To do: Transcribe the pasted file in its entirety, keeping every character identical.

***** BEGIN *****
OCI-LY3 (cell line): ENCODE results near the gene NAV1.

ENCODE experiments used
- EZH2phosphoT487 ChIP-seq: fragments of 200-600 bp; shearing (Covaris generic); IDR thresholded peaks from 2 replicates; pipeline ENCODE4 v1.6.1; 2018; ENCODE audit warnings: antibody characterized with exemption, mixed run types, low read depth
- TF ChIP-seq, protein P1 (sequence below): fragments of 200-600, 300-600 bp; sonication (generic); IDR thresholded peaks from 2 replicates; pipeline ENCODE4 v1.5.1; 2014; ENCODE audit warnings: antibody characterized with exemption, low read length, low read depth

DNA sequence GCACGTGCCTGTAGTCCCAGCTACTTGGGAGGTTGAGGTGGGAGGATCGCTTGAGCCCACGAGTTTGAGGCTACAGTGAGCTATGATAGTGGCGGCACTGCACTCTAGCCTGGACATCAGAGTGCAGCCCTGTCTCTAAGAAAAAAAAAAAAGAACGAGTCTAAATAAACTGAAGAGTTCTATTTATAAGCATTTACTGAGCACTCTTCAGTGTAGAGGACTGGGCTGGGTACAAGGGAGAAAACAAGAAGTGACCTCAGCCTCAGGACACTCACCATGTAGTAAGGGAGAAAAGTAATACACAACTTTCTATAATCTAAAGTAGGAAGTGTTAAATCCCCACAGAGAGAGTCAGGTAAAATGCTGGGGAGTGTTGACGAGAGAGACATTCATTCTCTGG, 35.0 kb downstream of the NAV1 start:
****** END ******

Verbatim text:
OCI-LY3 (cell line): ENCODE results near the gene NAV1.

ENCODE experiments used
- EZH2phosphoT487 ChIP-seq: fragments of 200-600 bp; shearing (Covaris generic); IDR thresholded peaks from 2 replicates; pipeline ENCODE4 v1.6.1; 2018; ENCODE audit warnings: antibody characterized with exemption, mixed run types, low read depth
- TF ChIP-seq, protein P1 (sequence below): fragments of 200-600, 300-600 bp; sonication (generic); IDR thresholded peaks from 2 replicates; pipeline ENCODE4 v1.5.1; 2014; ENCODE audit warnings: antibody characterized with exemption, low read length, low read depth

DNA sequence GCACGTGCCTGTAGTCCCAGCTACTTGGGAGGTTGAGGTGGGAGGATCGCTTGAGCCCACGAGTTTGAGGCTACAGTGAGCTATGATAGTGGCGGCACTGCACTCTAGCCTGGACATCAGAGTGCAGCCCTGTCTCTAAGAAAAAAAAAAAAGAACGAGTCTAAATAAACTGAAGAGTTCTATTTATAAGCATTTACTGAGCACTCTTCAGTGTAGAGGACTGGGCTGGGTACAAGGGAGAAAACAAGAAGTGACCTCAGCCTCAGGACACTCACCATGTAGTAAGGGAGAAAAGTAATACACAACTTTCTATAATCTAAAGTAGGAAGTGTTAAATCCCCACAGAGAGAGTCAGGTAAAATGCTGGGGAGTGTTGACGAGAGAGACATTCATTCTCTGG, 35.0 kb downstream of the NAV1 start: